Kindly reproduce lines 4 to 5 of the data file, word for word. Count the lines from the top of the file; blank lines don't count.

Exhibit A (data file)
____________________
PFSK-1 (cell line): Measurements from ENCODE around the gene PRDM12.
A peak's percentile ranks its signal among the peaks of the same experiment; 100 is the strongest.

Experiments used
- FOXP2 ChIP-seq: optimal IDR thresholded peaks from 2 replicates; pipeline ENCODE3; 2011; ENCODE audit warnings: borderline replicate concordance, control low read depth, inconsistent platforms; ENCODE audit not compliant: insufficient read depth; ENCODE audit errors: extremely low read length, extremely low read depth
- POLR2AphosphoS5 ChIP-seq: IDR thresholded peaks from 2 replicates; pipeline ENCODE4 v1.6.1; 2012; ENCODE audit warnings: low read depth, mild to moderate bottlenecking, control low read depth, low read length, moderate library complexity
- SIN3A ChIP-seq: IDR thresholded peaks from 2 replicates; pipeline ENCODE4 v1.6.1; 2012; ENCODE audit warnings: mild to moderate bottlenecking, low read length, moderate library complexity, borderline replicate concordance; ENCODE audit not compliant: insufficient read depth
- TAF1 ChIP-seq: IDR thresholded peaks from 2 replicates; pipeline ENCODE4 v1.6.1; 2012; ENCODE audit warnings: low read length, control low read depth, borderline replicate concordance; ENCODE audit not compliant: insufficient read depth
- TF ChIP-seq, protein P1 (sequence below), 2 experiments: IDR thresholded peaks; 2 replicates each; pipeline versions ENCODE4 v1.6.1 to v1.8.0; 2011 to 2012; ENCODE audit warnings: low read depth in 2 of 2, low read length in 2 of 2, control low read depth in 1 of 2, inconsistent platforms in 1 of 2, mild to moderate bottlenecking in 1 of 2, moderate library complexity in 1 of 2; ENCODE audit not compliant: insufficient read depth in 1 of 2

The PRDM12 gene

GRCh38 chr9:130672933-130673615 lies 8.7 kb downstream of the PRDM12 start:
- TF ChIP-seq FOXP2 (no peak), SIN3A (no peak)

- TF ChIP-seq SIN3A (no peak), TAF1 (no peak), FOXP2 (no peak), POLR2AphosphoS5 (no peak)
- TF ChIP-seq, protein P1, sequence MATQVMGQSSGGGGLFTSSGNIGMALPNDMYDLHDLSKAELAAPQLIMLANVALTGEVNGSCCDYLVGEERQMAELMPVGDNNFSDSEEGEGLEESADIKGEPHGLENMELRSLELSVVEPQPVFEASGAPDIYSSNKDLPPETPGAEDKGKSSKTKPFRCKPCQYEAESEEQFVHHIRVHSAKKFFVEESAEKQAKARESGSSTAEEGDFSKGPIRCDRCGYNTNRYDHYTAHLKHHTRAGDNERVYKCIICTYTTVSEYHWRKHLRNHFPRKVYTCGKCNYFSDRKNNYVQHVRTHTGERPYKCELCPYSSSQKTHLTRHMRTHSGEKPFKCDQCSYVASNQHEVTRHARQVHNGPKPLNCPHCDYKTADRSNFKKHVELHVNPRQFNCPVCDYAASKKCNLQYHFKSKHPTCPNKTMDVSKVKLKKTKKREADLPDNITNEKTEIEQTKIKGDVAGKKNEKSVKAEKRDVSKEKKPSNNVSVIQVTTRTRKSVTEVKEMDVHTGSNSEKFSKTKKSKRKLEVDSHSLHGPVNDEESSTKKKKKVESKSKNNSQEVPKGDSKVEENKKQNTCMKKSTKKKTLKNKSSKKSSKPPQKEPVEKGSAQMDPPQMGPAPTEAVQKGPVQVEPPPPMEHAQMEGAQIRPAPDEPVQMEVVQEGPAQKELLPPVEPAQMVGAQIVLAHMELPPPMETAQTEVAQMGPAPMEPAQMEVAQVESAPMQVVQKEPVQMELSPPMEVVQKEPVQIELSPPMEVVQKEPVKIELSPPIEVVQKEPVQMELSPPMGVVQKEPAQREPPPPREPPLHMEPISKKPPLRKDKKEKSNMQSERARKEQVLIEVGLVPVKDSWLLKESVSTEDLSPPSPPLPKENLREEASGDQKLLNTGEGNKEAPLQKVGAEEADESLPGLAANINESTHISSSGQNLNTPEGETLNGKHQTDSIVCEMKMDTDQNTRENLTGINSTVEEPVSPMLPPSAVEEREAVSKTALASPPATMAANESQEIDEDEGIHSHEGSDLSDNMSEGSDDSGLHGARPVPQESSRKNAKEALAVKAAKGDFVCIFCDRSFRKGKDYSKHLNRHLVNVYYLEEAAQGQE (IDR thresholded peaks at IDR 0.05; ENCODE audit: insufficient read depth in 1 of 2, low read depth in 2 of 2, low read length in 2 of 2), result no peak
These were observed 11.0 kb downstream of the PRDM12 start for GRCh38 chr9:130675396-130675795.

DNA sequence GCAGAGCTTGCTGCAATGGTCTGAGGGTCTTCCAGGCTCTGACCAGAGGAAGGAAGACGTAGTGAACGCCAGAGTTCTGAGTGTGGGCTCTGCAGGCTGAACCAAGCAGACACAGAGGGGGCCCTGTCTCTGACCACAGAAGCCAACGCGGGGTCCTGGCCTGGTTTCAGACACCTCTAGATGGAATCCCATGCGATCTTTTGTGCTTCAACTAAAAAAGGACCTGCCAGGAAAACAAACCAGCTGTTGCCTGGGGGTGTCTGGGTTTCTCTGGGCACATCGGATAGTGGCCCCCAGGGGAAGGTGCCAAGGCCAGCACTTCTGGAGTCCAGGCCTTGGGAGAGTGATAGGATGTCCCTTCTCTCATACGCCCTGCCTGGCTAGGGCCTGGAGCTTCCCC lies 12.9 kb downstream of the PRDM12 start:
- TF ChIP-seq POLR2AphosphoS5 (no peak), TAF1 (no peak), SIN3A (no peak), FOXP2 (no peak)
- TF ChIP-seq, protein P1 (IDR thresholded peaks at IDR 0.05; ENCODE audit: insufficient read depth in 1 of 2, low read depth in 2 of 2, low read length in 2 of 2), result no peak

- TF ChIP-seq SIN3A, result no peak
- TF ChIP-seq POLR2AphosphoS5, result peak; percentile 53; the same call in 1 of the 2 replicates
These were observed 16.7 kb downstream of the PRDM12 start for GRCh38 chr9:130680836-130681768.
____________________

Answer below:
- FOXP2 ChIP-seq: optimal IDR thresholded peaks from 2 replicates; pipeline ENCODE3; 2011; ENCODE audit warnings: borderline replicate concordance, control low read depth, inconsistent platforms; ENCODE audit not compliant: insufficient read depth; ENCODE audit errors: extremely low read length, extremely low read depth
- POLR2AphosphoS5 ChIP-seq: IDR thresholded peaks from 2 replicates; pipeline ENCODE4 v1.6.1; 2012; ENCODE audit warnings: low read depth, mild to moderate bottlenecking, control low read depth, low read length, moderate library complexity